We live in the most financially minded era in history; nothing previous compares to it. Somehow we have put ourselves in the position of believing that our greatest problems can be solved by changes to the budget. A rampant globalization has introduced us to a world with few checks and balances and a sense that the new economic order is some massive global juggernaut upon which citizens themselves and average families can have little effect.
The Christmas holiday season always had a sense of the commercial in it, but that has now given way to a more economic view of everything. We have received about 300 Christmas cards this holiday season, but after perusing them early one morning I was encouraged to see just how simple they were – not in design, but in content. There are Christmas trees, a guiding star, a manger, snow-capped peaks, a snowy cabin in the woods, a fire, hands held around a decorated Christmas tree, a couple traveling with a donkey, and numerous styles of snowflakes.
These are the things we send to one another when we aren’t thinking of money but of friendship, associations, family, God, community and romance. And they remind us that we must struggle repeatedly to learn the lesson of the Grinch: “Then the Grinch thought of something he hadn’t before. Maybe Christmas, he thought … doesn’t come from a store. Maybe Christmas perhaps … means a little bit more.” We often forget that the entire scenario played out in the How the Grinch Stole Christmas took place on a simple snowflake.
In a fiercely and competitive economic age it is always good to be reminded of those things all the money in the world cannot buy. If citizens can accomplish anything, it would be to remind the world of its greater values.
Financial matters could ruin many a family’s hopes this Christmas. Instead of heading to the store, they might just as easily head out on the bus to the food bank. Domestic love, the hopes and future of children, the security of home – such things can be ruined by a lack of financial support. And yet we all know of those who have little who have somehow made it work through their commitment to one another and their community. We have also encountered those blessed with wealth who lost family because money and materialism got in the way. The real things that keep families together aren’t found in a catalogue, listed on the Dow Jones, or found in a Boxing Day sale. They are found in the things money cannot come close to purchasing – love, commitment, faithfulness, generosity of spirit, sacrifice, and spending time together.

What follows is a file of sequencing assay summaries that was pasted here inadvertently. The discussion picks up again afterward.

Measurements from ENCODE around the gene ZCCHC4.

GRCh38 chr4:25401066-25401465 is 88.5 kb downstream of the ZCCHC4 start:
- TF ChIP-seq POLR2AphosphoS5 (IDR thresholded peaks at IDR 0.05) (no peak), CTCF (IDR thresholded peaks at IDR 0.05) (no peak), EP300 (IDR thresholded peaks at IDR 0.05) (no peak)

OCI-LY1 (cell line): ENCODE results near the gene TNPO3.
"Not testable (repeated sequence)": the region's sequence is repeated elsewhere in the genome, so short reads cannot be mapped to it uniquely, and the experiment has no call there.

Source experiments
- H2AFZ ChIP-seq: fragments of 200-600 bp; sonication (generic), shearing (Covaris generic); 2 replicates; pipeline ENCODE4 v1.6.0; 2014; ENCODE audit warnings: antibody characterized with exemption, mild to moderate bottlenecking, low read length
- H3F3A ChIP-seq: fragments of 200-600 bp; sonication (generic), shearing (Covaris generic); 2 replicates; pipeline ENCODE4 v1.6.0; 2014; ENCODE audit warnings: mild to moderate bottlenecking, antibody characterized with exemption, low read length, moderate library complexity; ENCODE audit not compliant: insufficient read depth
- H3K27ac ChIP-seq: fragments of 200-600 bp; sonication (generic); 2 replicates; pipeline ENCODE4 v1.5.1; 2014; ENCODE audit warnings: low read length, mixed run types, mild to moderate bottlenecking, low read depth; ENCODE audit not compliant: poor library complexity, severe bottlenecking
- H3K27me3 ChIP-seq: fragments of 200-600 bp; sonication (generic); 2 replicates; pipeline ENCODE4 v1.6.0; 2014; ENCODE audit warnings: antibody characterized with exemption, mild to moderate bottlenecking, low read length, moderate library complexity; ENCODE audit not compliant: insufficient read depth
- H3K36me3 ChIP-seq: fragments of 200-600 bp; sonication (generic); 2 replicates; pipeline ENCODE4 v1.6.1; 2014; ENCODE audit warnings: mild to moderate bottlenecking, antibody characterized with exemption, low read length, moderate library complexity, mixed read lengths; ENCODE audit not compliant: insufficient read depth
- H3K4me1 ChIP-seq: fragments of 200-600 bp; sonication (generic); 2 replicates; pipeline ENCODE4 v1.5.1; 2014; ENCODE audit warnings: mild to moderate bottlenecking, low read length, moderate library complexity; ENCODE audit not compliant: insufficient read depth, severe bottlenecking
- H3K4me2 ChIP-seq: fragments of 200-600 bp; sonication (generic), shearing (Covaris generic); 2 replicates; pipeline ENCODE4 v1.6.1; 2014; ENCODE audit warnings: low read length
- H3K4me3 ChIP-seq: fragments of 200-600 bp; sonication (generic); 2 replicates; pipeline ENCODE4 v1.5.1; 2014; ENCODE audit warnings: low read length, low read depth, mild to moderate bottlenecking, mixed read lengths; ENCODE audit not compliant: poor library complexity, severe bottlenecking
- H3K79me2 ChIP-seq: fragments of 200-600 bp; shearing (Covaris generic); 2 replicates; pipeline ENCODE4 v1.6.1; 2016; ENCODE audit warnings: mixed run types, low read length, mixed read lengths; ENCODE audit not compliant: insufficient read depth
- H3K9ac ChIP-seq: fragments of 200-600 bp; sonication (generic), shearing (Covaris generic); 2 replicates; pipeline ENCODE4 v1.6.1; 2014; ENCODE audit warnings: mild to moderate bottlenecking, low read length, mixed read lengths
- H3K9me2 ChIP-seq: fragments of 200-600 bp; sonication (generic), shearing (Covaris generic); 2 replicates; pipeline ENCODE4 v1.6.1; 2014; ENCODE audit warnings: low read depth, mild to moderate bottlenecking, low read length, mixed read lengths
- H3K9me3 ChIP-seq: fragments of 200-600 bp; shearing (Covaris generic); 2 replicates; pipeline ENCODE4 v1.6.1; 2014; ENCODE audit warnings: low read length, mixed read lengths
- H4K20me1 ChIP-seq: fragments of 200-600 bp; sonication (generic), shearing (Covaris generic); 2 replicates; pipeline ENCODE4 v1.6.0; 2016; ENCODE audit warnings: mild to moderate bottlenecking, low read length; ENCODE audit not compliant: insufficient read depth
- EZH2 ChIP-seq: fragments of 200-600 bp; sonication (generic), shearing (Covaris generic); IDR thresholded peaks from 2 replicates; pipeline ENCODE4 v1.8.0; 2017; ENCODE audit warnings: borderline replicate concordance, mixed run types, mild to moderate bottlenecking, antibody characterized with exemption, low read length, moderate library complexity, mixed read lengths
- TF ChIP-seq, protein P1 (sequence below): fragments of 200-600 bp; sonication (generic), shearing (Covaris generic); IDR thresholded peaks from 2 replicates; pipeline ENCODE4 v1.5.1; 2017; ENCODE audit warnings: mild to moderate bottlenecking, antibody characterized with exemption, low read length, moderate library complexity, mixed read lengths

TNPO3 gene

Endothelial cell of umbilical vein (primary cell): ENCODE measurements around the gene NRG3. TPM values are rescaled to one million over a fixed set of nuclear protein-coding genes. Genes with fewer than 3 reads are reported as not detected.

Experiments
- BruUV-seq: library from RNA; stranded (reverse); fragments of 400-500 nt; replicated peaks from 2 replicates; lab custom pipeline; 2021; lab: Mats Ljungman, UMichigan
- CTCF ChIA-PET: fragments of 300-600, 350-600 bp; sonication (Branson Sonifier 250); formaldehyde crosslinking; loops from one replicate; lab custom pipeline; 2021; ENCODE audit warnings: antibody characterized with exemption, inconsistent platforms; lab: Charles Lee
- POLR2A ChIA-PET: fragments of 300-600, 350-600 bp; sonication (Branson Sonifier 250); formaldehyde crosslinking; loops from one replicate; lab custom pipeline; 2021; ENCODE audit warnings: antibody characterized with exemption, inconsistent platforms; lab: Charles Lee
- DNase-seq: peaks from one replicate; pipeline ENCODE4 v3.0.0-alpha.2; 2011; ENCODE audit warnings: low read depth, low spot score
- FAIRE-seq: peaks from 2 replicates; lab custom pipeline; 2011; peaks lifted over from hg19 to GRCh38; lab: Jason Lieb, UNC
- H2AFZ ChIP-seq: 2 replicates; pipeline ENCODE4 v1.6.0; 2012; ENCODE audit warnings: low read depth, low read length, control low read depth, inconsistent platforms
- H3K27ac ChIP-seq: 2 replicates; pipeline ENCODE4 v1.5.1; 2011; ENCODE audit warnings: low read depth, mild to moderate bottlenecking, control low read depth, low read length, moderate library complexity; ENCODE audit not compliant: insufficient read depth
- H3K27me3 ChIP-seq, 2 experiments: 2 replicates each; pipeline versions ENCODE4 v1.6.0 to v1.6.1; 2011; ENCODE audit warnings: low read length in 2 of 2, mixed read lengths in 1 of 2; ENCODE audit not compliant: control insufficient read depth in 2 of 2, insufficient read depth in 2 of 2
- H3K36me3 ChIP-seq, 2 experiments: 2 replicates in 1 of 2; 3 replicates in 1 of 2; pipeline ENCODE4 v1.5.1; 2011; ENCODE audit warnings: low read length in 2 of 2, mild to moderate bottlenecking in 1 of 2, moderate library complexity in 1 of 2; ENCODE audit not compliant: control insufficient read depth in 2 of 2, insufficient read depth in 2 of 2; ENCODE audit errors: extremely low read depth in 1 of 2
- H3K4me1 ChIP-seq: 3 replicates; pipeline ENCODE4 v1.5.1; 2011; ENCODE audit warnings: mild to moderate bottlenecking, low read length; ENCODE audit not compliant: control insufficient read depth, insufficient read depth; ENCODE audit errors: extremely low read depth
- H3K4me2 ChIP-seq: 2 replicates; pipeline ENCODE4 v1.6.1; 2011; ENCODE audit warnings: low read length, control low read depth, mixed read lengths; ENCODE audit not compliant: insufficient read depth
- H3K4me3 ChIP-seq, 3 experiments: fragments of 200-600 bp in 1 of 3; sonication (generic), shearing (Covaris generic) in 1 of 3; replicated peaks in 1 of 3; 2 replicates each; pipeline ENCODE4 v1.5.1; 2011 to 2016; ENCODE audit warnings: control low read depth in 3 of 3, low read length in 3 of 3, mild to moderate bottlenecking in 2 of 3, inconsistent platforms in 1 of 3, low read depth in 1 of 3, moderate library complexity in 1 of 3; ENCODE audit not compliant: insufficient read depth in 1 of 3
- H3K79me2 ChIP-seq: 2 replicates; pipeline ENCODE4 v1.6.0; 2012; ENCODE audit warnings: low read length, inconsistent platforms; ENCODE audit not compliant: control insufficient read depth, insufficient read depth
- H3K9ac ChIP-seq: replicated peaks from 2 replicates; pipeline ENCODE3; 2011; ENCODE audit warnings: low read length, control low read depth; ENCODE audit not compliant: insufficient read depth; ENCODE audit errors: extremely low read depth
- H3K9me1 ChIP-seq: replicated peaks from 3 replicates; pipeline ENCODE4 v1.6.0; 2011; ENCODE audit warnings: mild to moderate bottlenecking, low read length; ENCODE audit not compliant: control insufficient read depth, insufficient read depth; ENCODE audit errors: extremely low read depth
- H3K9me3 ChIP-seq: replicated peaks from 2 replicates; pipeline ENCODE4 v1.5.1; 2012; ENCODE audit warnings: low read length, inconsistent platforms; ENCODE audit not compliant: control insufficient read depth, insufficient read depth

I have met people in London and Sudan whose economic circumstances should have spelled ruin, yet they built a future on those things money can’t purchase. They maintained their personal dignity, still strove to be noble in their lack of things material, placed their love for others at the center of their lives, and taught the spirit of generosity to their children despite their lack of resources. In other words, they kept the faith. Despite war, slavery, unemployment, sickness, the loss of homes, the suffering of marginalization, bankruptcy or rejection, they stayed their course based on a compass influenced by those things even billionaires can’t purchase.
Ask Nelson Mandela how he grew into the ethical giant he has become and he will tell you it is sourced in those days in prison when he had nothing. Ask my wife Jane how she has lived as though caring for people matters more than anything else and she will tell you, clearly and undeniably, that she inherited it from being loved by her parents, from being a Rotary Exchange Student to South Africa, and being inspired by the great humanitarians of history. Such things are learned, not purchased, lived out, not hoarded. You can never buy in any market, store, or online a clear conscience, a forgiving heart, a loving disposition, an inward spiritual power, or an abiding sense of hope. Such things are unpurchasable.
None of this is to minimize the importance of money, for it represents the food we eat, the roof over our heads, education for our kids, holidays, books and music, and hobbies. It is the help required for times of need and security for old age. It keeps hunger from our door and warmth in our homes. It is foolish to minimize it because some of our deepest social inequities are founded upon the lack of funds and investment.
However, the greatest differences between humans aren’t registered by their being rich or poor, housed or homeless. They are instead to be found in whether we become friends or remain isolated, whether we maintain clear consciences or are plagued by guilt, maintain a life shattered by insecurity or one which has drawn on the deeper resources of humanity to overcome fear, permit prejudice (emotional, racial, political) to blind them to community as opposed to those who seek the common ground for future cooperative endeavour. None of these things are acquired by a debit card; they are the result of personal decisions we make despite the circumstances.
In an age where we think everything in our communities depends on economies, it’s good to remember a guiding star, a man and a pregnant woman in love, a stable, meaningful music, the belief in goodness, and ultimately a child. These simple things are the lifeblood of community. Merry Christmas.